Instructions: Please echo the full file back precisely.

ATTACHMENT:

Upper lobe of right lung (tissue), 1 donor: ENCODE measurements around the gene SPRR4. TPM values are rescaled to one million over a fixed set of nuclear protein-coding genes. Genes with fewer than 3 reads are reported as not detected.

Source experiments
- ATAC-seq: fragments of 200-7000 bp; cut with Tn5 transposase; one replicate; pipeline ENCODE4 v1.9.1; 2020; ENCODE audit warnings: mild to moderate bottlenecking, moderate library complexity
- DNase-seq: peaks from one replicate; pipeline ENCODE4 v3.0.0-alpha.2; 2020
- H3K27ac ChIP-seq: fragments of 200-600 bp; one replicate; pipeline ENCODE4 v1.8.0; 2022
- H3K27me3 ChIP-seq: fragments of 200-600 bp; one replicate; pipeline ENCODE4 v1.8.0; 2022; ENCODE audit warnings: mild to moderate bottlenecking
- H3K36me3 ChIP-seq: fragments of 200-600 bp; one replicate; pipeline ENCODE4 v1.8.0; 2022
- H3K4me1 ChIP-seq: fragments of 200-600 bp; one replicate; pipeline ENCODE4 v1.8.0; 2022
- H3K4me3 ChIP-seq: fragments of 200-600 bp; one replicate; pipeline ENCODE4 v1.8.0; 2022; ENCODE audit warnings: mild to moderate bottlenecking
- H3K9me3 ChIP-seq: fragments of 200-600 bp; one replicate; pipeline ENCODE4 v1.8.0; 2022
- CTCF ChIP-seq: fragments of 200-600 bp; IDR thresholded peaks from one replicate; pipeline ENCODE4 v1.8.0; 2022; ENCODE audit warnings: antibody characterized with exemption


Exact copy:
Upper lobe of right lung (tissue), 1 donor: ENCODE measurements around the gene SPRR4. TPM values are rescaled to one million over a fixed set of nuclear protein-coding genes. Genes with fewer than 3 reads are reported as not detected.

Source experiments
- ATAC-seq: fragments of 200-7000 bp; cut with Tn5 transposase; one replicate; pipeline ENCODE4 v1.9.1; 2020; ENCODE audit warnings: mild to moderate bottlenecking, moderate library complexity
- DNase-seq: peaks from one replicate; pipeline ENCODE4 v3.0.0-alpha.2; 2020
- H3K27ac ChIP-seq: fragments of 200-600 bp; one replicate; pipeline ENCODE4 v1.8.0; 2022
- H3K27me3 ChIP-seq: fragments of 200-600 bp; one replicate; pipeline ENCODE4 v1.8.0; 2022; ENCODE audit warnings: mild to moderate bottlenecking
- H3K36me3 ChIP-seq: fragments of 200-600 bp; one replicate; pipeline ENCODE4 v1.8.0; 2022
- H3K4me1 ChIP-seq: fragments of 200-600 bp; one replicate; pipeline ENCODE4 v1.8.0; 2022
- H3K4me3 ChIP-seq: fragments of 200-600 bp; one replicate; pipeline ENCODE4 v1.8.0; 2022; ENCODE audit warnings: mild to moderate bottlenecking
- H3K9me3 ChIP-seq: fragments of 200-600 bp; one replicate; pipeline ENCODE4 v1.8.0; 2022
- CTCF ChIP-seq: fragments of 200-600 bp; IDR thresholded peaks from one replicate; pipeline ENCODE4 v1.8.0; 2022; ENCODE audit warnings: antibody characterized with exemption